Entry is up steps to the west door. It is a huge building and the inside is almost over the top with all the decoration. Huge marble pillars in the nave have carved bases and tops. The nave arches are elaborately carved. The ornate vaulted ceiling has carved bosses.
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At the end of the north aisle is a statue of the Virgin dressed in black with the Christ child standing on a pedestal. At the end of the south aisle is a beautiful metal and enamel reliquary box containing the bones of St Regis, with a gilt statue of him on the wall above. The stained glass windows tell the story of his life.
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The circular transept is huge with a mosaic floor and very simple stone slab altar on a cylindrical base. It is surrounded by four big dark marble pillars with gold eagles on the tops. The carved arches are decorated with gold. Religious scenes are painted on the walls. The dome above has a cupola and is decorated with paintings of angels.
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There is a crucifix hanging from the chancel arch. This has wooden choir stalls and a modern host box of inlaid wood at the back. Arches supported by black or brown marble pillars are highly carved and picked out in gold. Walls are decorated with paintings telling the history of pilgrimage to the site.

This is quite an amazing church to find in such a small place.
 

Eleanor

1000+ Posts
A DAY TO THE EAST OF LAPTE - BOZAS

By now the sun had come out and it was turning into a glorious day. From Lalvousec it is a pleasant run round the head of the valleys although there were limited views with all the trees. Once we reached St Felicien we were in much more open pastureland This is a very fertile area with a lot of settlement in the valley.
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Dropping down the valley heading to Boucieu le Roi, we saw Bozas silhouetted on top of a hill. It looked interesting, so went to explore. It doesn’t feature in the guide books and again, there is very little information on the web.

Bozas is a small settlement built on top of a hill dominated by the large C15th château. There is parking along the outside of the château wall which has smaller towers along it. This surrounds a large tower and corps de logis.
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Next to it is Église St Pierre which occupies the site of an older building which was a dependency of the priory at Tain. It has a tall tower with the date 1809 and is topped by a spire. Unfortunately it was locked.
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Around the square are a few beautifully kept stone houses. This is a holiday area and many of the houses are now gites.
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Eleanor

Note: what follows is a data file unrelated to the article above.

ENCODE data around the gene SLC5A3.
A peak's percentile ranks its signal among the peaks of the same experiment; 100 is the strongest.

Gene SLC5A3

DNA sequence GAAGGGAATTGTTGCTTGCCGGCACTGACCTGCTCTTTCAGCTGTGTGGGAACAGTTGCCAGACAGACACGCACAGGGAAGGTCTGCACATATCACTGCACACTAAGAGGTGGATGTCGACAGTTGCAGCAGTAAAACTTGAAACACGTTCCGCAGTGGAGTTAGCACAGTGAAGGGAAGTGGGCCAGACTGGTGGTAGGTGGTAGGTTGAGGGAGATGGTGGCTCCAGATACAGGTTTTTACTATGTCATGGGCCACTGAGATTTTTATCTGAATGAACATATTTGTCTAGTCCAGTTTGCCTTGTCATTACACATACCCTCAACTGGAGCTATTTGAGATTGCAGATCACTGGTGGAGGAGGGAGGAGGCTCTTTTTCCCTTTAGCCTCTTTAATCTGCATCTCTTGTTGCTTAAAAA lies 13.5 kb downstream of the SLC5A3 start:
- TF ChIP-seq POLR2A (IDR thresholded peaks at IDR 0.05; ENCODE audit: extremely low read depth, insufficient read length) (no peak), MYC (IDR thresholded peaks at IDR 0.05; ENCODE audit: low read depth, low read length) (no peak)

1000+ Posts
A DAY TO THE EAST OF LAPTE - BOUCIEU-LE-ROI

It was a very pretty run to Boucieu-le-Roi, through fertile countryside with a large number of orchards as well as pasture land with cows and a few sheep. There were some fields of maize as well as hay meadows with a lot of wild flowers. The area is well settled with small farms and settlement.

The road drops down across medieval Pont du Roi and up past the station.
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The railway line is disused and the tourist steam train service no longer runs. Instead, a velocipede service runs along the 12km of track from Boucieu-le-Roi with return on a diesel rail car. This looked to be very popular with a lot of people waiting.

Boucieu-le-Roi is another hill town and well on the tourist route as it is one of the a ‘Villages of Character’. There is a large car park on the edge of the village. The small and free Musée des Traditions Vivaroises at the start of the village has information (all in French), about rural housing and way of life.

It is a charming and well manicured place which has been beautifully restored to a condition it would never have been like. It felt like a museum as the school was shut and the only people around were tourists. There are no services in the village apart from a bar.
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The settlement dates from the end of the C13th and the early buildings were built on the top of the hill around the château. It was a Royal town; the capital of Haut Vivarais until the C16th, and the site of the High Court of Justice for the area. This was responsible for settling disagreements between the church and nobles, offences and also local appeals. The Bailiff’s House with its tower is the most splendid house in the village.
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During the C14th the town was fortified with houses backing onto the walls. In more settled times, the population moved out of the small settlement around the château to lower down the hill, to the site of the present settlement, where there was more space. Most of the houses here date from the C15th with their pale stone walls and flat red tile roofs. Most have an outside staircase with a small covered balcony leading to the entrance on the first floor. The ground floor was used for the storage of vegetables and wood. The first floor was the living quarters and the second with small windows, was used for storage of dry goods or to breed silkworms.